The miners liked to return to Portland to winter. The portion of the surplus from the placer mines, which was expended in Portland, seems to have been quite well distributed in all kinds of business, but it was noticed that, as the placer mines passed their zenith, "the quartz mines,  controlled by capital send their product abroad through narrow channels, so that little reaches the general public."  Still, the city had received such a marked accession of population, business, and wealth as to insure permanent and steady growth.



Mining also had a strong revival in the southern and eastern counties, while new discoveries and rediscoveries were made in the Cascade range in Marion and Clackamas counties. No gold rush mining furor like that is likely ever to take place again in this state, if anywhere in the northwest. Placers such as drew thousands to Rogue river in 1851, and to John Day river in 1862, will probably never again be discovered. The hydraulic gravel mines of Jackson and Josephine counties have proved valuable properties, and a few gold ore quartz mines on the eastern border of the state have returned good profits. The reduction works at East Portland were erected chiefly to reduce the rich ores of the Coeur d' Alene silver district in the state of Idaho.

Much Oregon capital had become interested in Coeur d' Alene, and also in the recently discovered mines of Salmon river in eastern Washington, which were found upon the Chief Moses' reservation, which is in the Okanagan country of the upper Columbia, once hastily prospected by miners in the Colville mining excitement, but only known to contain quartz mines since 1887. The total gold product of Oregon in 1887 was over half a million, and of silver about $25,000.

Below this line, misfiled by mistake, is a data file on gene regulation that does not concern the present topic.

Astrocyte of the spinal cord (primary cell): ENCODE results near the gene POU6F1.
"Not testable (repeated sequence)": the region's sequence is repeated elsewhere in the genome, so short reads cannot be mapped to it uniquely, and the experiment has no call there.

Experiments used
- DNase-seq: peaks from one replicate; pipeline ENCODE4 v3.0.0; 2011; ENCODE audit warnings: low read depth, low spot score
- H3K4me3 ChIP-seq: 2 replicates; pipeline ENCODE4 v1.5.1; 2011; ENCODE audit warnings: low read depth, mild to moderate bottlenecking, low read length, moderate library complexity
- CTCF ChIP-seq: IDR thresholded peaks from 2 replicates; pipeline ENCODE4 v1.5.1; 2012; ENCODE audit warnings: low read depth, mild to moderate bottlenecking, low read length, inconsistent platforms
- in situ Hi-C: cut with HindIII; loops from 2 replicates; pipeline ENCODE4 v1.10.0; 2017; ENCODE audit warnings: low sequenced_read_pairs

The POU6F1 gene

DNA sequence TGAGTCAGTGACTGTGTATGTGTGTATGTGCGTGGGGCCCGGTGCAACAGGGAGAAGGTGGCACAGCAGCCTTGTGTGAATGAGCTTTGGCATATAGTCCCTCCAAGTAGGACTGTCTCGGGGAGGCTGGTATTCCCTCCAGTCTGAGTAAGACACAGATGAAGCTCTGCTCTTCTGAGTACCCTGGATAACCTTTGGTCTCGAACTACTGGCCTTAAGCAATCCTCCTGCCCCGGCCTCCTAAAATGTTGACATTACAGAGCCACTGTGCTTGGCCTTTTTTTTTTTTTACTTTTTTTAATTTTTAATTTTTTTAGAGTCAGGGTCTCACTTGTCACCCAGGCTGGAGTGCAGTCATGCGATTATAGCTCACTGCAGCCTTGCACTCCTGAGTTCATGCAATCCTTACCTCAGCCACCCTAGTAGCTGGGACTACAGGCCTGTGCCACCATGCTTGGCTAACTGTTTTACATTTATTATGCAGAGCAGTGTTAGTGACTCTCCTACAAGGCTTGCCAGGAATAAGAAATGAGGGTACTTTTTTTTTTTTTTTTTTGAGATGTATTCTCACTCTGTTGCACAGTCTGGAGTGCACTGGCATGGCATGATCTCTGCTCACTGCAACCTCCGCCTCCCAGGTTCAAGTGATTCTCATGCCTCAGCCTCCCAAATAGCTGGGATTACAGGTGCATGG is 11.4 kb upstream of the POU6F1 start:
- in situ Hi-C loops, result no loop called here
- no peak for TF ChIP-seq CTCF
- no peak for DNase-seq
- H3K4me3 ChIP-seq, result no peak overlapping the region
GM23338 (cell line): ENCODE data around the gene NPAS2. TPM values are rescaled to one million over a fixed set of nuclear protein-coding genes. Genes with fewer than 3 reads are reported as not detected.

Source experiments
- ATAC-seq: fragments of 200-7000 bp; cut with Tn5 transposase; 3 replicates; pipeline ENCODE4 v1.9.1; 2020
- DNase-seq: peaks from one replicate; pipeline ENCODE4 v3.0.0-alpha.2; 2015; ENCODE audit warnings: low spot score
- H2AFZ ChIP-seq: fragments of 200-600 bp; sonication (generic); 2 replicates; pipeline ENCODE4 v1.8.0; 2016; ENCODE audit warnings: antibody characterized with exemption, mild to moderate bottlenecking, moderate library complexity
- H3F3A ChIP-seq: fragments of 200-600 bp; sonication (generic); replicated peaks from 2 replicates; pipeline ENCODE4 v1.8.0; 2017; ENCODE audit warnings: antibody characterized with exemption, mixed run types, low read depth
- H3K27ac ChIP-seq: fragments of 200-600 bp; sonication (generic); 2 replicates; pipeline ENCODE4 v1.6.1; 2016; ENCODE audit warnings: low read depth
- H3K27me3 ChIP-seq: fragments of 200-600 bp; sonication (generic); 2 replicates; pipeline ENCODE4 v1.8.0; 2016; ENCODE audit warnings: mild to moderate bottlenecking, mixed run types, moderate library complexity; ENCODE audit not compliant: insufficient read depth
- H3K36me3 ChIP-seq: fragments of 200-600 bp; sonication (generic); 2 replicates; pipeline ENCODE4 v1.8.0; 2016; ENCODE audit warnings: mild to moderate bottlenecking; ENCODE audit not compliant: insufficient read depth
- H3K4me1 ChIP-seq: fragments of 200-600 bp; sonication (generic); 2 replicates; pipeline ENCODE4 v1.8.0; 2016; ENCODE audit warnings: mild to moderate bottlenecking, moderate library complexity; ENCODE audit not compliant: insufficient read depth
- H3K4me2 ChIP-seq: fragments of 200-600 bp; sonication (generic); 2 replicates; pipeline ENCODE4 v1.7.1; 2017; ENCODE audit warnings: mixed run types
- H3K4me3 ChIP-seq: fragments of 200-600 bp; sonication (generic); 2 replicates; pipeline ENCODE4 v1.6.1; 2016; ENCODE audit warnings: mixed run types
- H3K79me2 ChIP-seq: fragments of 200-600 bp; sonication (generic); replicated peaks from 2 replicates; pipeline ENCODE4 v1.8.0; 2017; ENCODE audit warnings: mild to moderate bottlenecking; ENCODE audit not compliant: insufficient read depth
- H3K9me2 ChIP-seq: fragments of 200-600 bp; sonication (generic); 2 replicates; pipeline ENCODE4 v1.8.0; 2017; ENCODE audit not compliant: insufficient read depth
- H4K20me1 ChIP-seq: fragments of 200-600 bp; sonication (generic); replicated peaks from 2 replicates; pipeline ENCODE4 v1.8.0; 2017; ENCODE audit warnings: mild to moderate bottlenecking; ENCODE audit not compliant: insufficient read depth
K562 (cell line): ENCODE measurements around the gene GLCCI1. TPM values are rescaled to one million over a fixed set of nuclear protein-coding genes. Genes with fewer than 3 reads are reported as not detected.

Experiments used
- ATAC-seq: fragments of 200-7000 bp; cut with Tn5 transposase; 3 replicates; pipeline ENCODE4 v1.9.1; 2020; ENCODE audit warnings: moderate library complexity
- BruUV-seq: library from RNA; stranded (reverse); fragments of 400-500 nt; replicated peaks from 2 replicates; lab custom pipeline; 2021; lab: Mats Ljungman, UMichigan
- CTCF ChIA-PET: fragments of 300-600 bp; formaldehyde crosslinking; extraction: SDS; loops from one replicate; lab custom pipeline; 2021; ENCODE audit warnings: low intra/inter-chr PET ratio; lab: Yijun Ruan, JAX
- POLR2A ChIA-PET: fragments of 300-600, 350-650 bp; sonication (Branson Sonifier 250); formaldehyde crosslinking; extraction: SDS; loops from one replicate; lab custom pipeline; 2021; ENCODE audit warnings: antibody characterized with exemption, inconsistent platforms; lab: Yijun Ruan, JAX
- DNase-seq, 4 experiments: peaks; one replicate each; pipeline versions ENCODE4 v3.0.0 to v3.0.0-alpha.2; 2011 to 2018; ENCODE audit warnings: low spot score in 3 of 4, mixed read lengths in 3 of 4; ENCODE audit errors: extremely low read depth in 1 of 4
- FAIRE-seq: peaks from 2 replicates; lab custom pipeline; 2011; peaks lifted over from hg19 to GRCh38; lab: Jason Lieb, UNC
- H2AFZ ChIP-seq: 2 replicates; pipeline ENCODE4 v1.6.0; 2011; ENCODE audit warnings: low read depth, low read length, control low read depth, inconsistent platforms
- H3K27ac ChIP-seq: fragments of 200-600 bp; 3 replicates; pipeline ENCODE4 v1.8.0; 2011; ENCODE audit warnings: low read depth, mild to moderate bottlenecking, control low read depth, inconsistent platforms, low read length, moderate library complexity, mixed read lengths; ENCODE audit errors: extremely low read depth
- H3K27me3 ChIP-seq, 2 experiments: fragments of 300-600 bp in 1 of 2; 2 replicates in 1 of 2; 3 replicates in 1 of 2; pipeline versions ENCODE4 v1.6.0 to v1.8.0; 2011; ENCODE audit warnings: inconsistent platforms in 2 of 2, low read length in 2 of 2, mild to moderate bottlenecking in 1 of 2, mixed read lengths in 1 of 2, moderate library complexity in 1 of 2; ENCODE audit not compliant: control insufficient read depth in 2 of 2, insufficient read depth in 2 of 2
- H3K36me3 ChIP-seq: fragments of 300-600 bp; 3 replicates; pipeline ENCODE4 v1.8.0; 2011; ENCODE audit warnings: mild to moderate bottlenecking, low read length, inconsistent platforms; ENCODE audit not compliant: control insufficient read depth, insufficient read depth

The Coeur d' Alene furnishes galena-silver ore. The Sierra Nevada mine, yielding ore consisting of galena and carbonates, is said to average 94. 79 in lead and silver. A block of galena weighing 760 pounds assayed 69 per cent lead, and $1.10 in silver per ton. Some of the specimens are of rare beauty, the native silver being in the form of wire intermingled with crystals of carbonate, arranged upon a back ground of a dark metallic oxide, and appearing like jewels in a velvet lined case. Some of the prominent mines are the Bunker Hill, Sullivan, the Tyler, the Ore-or-no-go, and the Tiger.  The mineral resources of the more important Oregon counties are: Baker: gold in quartz and placers, silver in lodes, copper, coal, nickel ore, cinnabar, building stone, limestone and marble. Benton: coal, building stone, gold in beach sand, iron. Clackamas: iron ore and ochres, gold in quartz, copper ore, galena, coal, building stone. Clatsop: coal, potter's clay, iron ore, jet. Columbia: iron ore, coal, manganese ore, salt springs. Coos: coal, gold in beach sand, streams, and quartz, native platinum, iridosmine, brick clay, chromite iron, magnetic sands. Crook: gold in placers. Curry: iron ore, gold in river beds and beach sands, platinum, iridosmine, chrome iron, borate of lime, building stone, silver and gold (doubtful). Douglas: gold in lodes and placers, nickel ore, quicksilver, copper, native and in ore, coal, salt springs, chromium ore, platinum ore, iridosmine, natural cement, building stone. Gilliam: coal. Grant: gold in lodes and placers, silver ore in lodes, coal, iron. Jackson: native gold.